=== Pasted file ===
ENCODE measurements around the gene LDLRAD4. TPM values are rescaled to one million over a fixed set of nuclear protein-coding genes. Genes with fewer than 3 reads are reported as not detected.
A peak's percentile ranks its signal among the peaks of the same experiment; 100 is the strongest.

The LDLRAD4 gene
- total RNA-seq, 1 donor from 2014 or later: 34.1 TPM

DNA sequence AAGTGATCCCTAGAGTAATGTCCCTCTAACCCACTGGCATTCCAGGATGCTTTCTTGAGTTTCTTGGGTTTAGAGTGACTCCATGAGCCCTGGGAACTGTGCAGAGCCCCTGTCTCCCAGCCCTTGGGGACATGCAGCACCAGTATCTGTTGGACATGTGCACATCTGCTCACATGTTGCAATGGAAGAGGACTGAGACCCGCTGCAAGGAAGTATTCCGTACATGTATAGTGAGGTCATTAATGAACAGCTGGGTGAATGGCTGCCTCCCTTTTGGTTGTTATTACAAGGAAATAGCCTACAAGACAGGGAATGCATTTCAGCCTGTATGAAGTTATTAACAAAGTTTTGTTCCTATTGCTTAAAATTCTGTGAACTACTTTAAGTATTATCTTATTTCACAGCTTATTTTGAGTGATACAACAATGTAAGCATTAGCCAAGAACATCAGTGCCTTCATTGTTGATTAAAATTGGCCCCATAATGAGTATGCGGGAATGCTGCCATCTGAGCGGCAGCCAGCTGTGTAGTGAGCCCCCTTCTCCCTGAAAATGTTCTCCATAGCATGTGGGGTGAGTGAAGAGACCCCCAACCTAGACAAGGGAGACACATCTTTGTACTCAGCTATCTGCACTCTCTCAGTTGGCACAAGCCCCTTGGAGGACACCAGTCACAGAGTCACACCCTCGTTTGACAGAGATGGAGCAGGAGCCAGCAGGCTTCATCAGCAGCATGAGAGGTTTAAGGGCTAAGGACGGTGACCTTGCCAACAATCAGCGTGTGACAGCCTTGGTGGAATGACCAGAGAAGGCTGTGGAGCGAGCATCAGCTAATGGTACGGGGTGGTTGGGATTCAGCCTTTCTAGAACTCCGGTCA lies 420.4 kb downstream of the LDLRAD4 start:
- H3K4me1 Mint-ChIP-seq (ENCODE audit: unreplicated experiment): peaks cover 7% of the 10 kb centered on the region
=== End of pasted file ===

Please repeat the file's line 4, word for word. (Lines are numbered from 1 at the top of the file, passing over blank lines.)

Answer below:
- total RNA-seq, 1 donor from 2014 or later: 34.1 TPM